Islanders took advantage of newly physical Senators

OTTAWA (AP)—The Ottawa Senators were too anxious to prove they weren’t going to be playoff pushovers anymore.

After his team stunned the top-seeded Senators with a surprisingly easy 3-0 series-opening victory one night earlier, New York coach Peter Laviolette said Thursday that Ottawa’s zeal to establish a physical presence worked completely in the Islanders’ favor.

“I was surprised by their lack of discipline,” he said. “They took some shots to prove they were tough and that ended up costing them.”

Though New York scored once in five power-play opportunities, Senators coach Jacques Martin lamented his team’s penalty trouble.

Martin pointed out that the Islanders’ two other goals were essentially specialty teams goals—one coming on a 4-on-4 and the other just after Ottawa killed a penalty.

“Maybe we were focusing a little too much on finishing checks or going out our way to make hits,” defenseman Chris Phillips said. “That’s not us. We want to get that puck and use our speed.”

Instead of using the skilled play that allowed them to set team records during the regular season with 52 wins and 113 points, the Presidents’ Trophy-winning Senators seemed more concerned with countering the tight-checking play they expected from New York with their own force.

“Everybody tried to be so physical, but that’s not our game,” right wing Marian Hossa said. “We were expecting that from them and we just have to play our game.”

Islanders captain Michael Peca, who faced softer Ottawa teams in the playoffs previously with Buffalo, expected the Senators to be eager to demonstrate their grit.

“I don’t think anybody should be surprised that Ottawa played a physical game,” he said. “Everybody’s been ramming it down their throats that they weren’t physical enough in the playoffs so they wanted to show people that they could come out and play a physical playoff game.”

Ottawa has a history of disappointing its fans in the playoffs. Despite seven straight postseason appearances and three 100-point seasons in five, the Senators have just two series wins and none when they have home-ice advantage.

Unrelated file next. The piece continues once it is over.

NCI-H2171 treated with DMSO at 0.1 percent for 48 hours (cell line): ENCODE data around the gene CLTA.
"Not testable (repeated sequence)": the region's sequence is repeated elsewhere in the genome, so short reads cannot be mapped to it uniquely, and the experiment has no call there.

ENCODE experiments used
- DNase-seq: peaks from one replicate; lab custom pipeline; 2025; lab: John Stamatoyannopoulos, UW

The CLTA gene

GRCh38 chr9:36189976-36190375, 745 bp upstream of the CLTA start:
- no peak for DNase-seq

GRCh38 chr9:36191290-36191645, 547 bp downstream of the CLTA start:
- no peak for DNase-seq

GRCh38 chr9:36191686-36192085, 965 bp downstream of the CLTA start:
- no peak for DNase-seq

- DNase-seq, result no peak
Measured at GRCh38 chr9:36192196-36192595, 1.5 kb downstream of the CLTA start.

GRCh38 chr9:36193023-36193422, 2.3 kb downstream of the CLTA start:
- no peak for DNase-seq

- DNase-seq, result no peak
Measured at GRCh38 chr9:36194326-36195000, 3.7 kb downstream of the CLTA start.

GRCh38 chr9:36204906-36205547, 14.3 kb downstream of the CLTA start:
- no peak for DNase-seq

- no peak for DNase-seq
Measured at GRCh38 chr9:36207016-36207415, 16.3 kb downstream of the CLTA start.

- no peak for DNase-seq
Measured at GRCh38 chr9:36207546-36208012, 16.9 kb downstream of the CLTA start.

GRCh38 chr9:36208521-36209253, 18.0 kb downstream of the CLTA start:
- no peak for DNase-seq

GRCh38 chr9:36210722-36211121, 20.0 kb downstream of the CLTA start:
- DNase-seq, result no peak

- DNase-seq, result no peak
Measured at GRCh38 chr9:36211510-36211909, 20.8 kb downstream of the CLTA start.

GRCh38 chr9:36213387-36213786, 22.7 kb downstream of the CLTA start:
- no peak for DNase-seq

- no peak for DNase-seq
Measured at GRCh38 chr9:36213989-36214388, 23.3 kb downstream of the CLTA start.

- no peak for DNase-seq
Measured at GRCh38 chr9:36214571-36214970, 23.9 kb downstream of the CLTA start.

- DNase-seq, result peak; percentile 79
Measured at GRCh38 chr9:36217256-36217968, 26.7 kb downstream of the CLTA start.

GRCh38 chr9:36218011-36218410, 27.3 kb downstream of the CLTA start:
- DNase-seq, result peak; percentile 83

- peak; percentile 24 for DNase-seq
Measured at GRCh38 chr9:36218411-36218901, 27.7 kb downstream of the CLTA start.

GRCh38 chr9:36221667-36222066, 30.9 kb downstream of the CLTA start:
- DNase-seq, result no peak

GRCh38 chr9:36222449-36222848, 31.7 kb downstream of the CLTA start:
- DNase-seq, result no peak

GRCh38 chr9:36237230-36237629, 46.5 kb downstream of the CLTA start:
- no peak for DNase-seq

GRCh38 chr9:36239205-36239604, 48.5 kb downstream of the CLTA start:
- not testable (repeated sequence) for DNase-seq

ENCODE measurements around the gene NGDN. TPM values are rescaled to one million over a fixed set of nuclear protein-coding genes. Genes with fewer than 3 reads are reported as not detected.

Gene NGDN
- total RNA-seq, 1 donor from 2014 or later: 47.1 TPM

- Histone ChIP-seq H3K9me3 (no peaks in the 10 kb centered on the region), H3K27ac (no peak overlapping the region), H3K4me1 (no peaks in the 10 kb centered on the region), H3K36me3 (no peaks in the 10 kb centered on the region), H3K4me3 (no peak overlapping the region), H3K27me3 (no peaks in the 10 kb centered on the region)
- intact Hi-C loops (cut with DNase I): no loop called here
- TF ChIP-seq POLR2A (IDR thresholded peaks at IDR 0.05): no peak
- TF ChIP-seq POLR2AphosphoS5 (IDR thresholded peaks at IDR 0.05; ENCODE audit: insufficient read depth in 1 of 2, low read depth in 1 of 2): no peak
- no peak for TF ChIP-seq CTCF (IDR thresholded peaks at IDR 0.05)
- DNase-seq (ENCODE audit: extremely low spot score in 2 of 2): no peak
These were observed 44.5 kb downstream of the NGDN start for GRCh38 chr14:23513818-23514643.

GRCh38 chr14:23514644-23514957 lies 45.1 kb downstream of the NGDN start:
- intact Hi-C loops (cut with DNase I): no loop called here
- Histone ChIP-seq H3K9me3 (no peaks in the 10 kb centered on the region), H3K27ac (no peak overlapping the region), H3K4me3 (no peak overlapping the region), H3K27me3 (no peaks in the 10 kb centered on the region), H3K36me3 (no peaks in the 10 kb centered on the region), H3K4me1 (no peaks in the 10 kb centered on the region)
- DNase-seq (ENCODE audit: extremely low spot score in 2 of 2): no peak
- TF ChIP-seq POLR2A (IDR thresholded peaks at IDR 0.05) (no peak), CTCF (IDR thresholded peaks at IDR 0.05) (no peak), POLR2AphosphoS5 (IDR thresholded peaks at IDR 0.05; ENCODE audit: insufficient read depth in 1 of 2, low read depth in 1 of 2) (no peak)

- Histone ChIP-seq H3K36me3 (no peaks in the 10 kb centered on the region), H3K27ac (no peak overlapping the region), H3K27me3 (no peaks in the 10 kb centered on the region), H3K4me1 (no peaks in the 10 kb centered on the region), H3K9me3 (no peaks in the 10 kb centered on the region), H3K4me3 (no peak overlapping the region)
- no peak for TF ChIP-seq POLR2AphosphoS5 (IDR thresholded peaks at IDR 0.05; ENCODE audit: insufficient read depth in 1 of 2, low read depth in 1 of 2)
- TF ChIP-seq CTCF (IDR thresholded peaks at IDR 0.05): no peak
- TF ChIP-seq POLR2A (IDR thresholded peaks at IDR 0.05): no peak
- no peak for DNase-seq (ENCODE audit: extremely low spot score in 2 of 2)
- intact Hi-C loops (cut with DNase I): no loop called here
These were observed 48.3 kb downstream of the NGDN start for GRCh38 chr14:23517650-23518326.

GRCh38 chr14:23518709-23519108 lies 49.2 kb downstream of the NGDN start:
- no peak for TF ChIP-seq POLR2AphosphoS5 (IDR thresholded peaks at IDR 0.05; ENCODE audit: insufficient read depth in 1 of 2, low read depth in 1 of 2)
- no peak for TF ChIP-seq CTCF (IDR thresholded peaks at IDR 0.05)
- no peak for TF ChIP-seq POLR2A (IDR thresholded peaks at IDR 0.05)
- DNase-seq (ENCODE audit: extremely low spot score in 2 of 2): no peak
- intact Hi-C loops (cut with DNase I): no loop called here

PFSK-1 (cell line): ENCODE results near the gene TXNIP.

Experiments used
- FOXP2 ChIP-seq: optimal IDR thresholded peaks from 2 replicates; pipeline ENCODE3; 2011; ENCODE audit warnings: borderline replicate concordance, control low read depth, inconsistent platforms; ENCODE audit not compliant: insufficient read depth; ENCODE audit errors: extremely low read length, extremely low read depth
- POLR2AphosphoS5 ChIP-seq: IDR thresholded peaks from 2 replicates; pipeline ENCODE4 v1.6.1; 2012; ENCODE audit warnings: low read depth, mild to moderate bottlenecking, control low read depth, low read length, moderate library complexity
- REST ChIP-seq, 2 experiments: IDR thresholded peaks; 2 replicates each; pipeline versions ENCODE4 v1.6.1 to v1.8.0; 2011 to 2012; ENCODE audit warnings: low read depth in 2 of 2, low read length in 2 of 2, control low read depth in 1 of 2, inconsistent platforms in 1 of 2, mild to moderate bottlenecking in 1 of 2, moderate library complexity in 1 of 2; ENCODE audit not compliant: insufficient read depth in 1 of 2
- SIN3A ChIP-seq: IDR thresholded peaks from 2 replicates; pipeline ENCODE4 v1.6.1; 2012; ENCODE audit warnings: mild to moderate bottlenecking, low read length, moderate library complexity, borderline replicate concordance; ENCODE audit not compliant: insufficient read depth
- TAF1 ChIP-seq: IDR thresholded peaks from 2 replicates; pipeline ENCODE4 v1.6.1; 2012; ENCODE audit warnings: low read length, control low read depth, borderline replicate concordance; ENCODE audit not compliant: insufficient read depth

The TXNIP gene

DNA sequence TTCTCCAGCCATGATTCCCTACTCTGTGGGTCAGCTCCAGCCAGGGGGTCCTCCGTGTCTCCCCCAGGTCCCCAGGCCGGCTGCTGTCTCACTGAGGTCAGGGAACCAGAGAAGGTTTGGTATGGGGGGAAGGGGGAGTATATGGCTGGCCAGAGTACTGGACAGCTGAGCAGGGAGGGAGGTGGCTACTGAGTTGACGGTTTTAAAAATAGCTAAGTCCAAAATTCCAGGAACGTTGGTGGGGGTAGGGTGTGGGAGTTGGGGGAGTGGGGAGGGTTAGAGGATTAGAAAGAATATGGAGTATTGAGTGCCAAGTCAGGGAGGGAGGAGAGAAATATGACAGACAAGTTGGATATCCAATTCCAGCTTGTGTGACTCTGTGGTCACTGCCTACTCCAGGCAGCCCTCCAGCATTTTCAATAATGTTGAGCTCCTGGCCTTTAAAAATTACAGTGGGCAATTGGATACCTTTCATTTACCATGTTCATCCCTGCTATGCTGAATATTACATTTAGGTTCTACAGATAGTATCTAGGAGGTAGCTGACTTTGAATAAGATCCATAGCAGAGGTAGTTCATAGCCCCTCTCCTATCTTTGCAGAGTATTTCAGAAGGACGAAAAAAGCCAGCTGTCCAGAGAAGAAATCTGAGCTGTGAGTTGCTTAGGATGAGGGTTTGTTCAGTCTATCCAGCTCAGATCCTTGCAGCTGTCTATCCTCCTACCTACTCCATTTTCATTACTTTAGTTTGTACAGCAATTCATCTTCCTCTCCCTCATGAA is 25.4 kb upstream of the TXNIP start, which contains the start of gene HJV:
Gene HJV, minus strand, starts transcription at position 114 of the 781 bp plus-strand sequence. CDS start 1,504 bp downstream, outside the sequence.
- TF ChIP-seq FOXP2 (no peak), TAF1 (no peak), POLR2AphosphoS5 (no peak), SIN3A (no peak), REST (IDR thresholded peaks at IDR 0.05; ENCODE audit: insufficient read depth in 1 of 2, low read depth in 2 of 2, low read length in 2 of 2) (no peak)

The Senators, who led the NHL with 87 power-play goals, also failed to threaten with the manpower advantage Wednesday night.

Ottawa went 0-for-7 on the power play, though two of the opportunities were the result of a double minor to New York’s Eric Godard in the final minute.

“We were standing around and not working,” Senators defenseman Wade Redden said. “If you let them come on us and we’re not moving, they’re going to take the puck from us and ice it.

“On the power play, you’ve got to be working just as hard and even harder than the penalty-kill team to accomplish anything. We were maybe looking to make the easy play a bit too much instead of just getting it at the net and battling for the rebound.”

Godard, who clipped Ottawa forward Chris Neil with a high stick to the head with 32 seconds left, was given a one-game suspension by the NHL and won’t be in uniform when the best-of-seven series resumes Saturday.

Islanders center Alexei Yashin is braced for another rough reception in Game 2.

“It will be tougher and they will be stronger,” said the former Senators captain, who drew his biggest boos of the evening after scoring to put New York up 2-0 midway through the first period.

Facing a team that didn’t lose consecutive home games throughout the regular season, the Islanders expect Ottawa to come up with a more cohesive effort in Game 2.

“There are a lot of people in hockey who pick Ottawa to win four of the next five games,” Laviolette said. “They are still a very confident team and a great hockey team.”

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